These all resonated with me.  I have spent a ton of money on clothes that I don't wear.  Thankfully not at full retail prices but a ton of money the same.  The closet clean-out is a regular process for me -isn't this supposed to be a big one-time project with some occasional editing?  

Good points, but the one that stuck with me the most was fear.  Ahhhh.  Finally the root cause.  Fear.

We all have things that stand out to others.  One thing for me is my style.  Now I am not saying that I am the coolest kid on the block.  But I do tend to dress well and people comment on it.  It has taken me a while, and there has been plenty of trial and error along the way, but I have found the "classy yet trendy" style that works for me and some other people seem to like it too.

This feels pretty good.  I mean, who doesn't like a compliment.  But the style thing really hits on something deeper.  I can have great style and only have a few great pieces in my closet.  Instead, my closet (and my backup closet) are overflowing.  I can never have ENOUGH style.

I finally know why this is.  (I have been making some great strides in therapy lately).  

I did not have a lot growing up.  In some ways, I did not even have enough.

I love when I share this fact and people who did grow up with enough (and most times really a lot) try to empathize.  "Yeah, we didn't have Nintendo either growing up" In their case, it was because their middle-class parents didn't want them to have one and made up for it with annual vacations and paying for their college (private college even).  Totally the same as being on food stamps and having reduced or free lunches (which were a different color lunch ticket so everyone knew that you were a poor kid by the way).  OK.  Done venting.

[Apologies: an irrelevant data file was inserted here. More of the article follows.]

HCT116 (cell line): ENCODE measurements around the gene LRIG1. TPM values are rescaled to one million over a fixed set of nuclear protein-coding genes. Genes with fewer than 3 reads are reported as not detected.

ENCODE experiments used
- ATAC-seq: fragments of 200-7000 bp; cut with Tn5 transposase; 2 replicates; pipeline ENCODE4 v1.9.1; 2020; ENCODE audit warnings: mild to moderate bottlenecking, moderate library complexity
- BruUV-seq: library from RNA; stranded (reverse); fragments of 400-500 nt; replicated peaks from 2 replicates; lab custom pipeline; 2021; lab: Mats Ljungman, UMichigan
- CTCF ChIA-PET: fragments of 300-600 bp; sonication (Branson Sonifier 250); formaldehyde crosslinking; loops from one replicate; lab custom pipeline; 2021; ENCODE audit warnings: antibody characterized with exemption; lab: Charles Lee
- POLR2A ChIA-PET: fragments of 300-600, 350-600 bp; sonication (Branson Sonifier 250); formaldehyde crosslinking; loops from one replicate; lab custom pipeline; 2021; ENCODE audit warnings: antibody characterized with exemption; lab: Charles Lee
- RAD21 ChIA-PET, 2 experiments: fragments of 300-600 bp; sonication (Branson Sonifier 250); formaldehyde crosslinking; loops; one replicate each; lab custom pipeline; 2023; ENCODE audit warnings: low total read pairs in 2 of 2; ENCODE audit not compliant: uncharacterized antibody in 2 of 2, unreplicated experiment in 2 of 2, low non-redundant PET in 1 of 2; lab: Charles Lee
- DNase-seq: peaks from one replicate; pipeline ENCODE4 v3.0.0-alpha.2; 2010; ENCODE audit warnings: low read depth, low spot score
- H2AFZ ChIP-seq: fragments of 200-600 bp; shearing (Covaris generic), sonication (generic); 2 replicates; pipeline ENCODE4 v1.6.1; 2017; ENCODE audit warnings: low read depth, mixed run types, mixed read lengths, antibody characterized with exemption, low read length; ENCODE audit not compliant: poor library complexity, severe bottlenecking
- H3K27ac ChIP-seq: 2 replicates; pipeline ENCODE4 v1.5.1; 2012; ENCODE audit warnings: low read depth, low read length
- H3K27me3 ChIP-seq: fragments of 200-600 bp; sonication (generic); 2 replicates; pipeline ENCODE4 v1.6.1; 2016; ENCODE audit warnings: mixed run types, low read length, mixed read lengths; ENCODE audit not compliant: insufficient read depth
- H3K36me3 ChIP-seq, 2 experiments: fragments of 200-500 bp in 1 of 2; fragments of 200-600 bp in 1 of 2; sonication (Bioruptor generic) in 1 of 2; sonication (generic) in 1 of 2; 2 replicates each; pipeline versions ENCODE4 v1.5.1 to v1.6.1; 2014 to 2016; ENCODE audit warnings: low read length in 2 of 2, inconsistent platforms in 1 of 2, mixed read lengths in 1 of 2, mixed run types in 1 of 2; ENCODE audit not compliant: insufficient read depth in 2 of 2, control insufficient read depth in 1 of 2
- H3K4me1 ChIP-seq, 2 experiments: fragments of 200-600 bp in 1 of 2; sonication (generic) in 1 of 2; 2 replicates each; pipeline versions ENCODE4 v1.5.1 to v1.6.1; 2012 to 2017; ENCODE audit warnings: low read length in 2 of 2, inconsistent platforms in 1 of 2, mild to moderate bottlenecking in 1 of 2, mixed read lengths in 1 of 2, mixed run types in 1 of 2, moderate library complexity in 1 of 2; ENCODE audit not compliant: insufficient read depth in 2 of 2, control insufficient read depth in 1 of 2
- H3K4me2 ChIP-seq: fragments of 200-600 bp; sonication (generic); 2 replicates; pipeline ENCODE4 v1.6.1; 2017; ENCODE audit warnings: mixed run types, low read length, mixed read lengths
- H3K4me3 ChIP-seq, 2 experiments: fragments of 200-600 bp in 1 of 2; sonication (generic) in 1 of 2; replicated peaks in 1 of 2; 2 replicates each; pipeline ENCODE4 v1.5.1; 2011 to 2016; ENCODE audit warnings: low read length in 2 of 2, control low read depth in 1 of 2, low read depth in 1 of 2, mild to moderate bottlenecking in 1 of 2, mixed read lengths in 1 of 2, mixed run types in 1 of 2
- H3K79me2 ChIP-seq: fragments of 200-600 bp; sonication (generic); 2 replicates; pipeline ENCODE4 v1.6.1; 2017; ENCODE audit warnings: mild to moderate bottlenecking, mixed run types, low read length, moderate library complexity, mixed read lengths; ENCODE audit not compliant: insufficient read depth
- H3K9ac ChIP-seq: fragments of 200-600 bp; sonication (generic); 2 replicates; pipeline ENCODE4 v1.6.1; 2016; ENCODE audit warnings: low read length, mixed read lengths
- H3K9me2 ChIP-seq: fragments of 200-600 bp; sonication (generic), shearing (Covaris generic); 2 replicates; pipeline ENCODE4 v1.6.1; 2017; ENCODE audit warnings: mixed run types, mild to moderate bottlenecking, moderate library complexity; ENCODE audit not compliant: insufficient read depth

Clothes were a symbol of the status that I did not have.  Despite being the oldest child, I still had hand-me-down clothes.  My Mom's co-workers would send her home with clothes for me. Thankfully some of them weren't bad.  But I never, at least that I can remember, in 8 years of Catholic school (which we went to because they offered reduced tuition to the "less fortunate" by the way) had a uniform skirt that actually fit.  They were either way too big, or too small, or too long or too short.  In a way, it was funny (in a sad, sad way).

The minute that I had a job, I spent the money on clothes.  I just started amassing clothes.  I was a huge name brand whore with little to no budget.  So, I bought whatever was on sale.  Half the time it wasn't even that great or really fit well but it did have the right name on it.  That became more expensive as I went back to school and got better-paying jobs and expanded to purses and even vehicles.

As the years went by I did start to realize what I was doing, and why I was doing it and did start to make less and better purchases.  But never completely gave up the bad habit. 

I admit I am still not TOTALLY ready, but I am trying really hard.

I have spent the last few weeks going through the closets.  If an item doesn't fit (keeping a small amount of clothes in a size up because like most women my size does fluctuate and we all (like it or not) need to keep some "fat clothes"), doesn't look good, doesn't match at least two other items in my closet, and has not been worn in at least a year (barring a few special occasion items like cocktail dresses and suits)  (and OK, I gave myself two years - baby steps) it is getting sold, consigned or donated.  Sigh.  There is a LOT of stuff that is not going back in my closet.

I am trying not to think about the wasted money.  At this point there is nothing I can do about that.  I can, however, focus on the positive.  I still have a nice, classy yet trendy wardrobe that is now actually even more coordinated than it has been in the past.  I also take much less time deciding what to wear in the morning.  I will have more free time and more money to put towards other, better efforts.

It is not easy.  Trust me, I am eye-f$cking that new Kate Spade purse of yours (did I mention how much I LOVE Kate Spade purses?  And sunglasses?  And shoes?).  But, I already have the one purse that I need for my capsule.  And it is a cute purse and in good shape.  And really all I need.

And I am working on being happy with what I already have, as I already have all that I need.